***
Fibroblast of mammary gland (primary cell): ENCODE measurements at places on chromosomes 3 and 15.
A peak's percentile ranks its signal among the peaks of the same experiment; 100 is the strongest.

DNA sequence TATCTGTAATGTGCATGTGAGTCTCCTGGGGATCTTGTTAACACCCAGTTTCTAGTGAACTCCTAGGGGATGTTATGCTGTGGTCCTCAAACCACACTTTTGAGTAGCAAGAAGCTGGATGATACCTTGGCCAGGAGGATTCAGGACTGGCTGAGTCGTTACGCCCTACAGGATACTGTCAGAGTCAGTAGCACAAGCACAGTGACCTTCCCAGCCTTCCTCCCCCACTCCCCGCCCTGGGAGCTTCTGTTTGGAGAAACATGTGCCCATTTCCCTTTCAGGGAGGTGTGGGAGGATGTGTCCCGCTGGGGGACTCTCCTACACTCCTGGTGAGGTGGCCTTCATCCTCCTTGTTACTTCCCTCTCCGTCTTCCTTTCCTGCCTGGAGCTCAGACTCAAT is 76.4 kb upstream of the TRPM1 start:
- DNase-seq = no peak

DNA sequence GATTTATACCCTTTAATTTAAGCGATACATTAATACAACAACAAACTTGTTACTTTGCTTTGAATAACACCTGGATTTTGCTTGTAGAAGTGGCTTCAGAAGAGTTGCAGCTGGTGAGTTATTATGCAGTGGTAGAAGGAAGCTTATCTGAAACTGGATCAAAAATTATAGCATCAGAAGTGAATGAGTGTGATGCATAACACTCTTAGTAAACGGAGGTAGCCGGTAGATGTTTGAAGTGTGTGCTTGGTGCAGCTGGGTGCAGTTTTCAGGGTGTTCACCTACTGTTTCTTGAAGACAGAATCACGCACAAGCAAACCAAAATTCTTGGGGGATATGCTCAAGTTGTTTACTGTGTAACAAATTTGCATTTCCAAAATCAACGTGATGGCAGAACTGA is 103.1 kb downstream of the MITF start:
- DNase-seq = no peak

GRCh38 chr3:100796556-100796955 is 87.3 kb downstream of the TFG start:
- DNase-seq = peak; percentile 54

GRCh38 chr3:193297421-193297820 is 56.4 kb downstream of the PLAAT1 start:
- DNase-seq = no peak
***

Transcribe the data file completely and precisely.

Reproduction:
Fibroblast of mammary gland (primary cell): ENCODE measurements at places on chromosomes 3 and 15.
A peak's percentile ranks its signal among the peaks of the same experiment; 100 is the strongest.

DNA sequence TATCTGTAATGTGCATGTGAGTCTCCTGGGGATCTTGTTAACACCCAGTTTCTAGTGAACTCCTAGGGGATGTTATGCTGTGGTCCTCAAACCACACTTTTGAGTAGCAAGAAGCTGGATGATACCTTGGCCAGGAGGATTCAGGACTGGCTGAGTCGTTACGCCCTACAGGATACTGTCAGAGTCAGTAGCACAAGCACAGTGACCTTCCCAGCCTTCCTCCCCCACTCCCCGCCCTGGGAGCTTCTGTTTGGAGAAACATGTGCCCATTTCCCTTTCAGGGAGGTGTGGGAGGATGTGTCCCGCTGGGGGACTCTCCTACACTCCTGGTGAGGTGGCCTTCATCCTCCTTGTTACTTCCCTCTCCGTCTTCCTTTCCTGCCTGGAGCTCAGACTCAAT is 76.4 kb upstream of the TRPM1 start:
- DNase-seq = no peak

DNA sequence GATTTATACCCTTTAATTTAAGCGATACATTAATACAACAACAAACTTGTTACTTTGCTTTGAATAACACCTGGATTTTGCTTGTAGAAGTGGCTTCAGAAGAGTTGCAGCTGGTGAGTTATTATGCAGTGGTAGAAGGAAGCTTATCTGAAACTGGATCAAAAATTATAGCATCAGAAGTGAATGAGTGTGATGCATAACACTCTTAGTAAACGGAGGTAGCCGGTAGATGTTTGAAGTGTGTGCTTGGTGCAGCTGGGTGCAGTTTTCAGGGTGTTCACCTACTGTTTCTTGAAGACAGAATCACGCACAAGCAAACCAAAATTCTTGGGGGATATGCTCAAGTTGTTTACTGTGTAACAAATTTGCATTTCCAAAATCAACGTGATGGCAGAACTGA is 103.1 kb downstream of the MITF start:
- DNase-seq = no peak

GRCh38 chr3:100796556-100796955 is 87.3 kb downstream of the TFG start:
- DNase-seq = peak; percentile 54

GRCh38 chr3:193297421-193297820 is 56.4 kb downstream of the PLAAT1 start:
- DNase-seq = no peak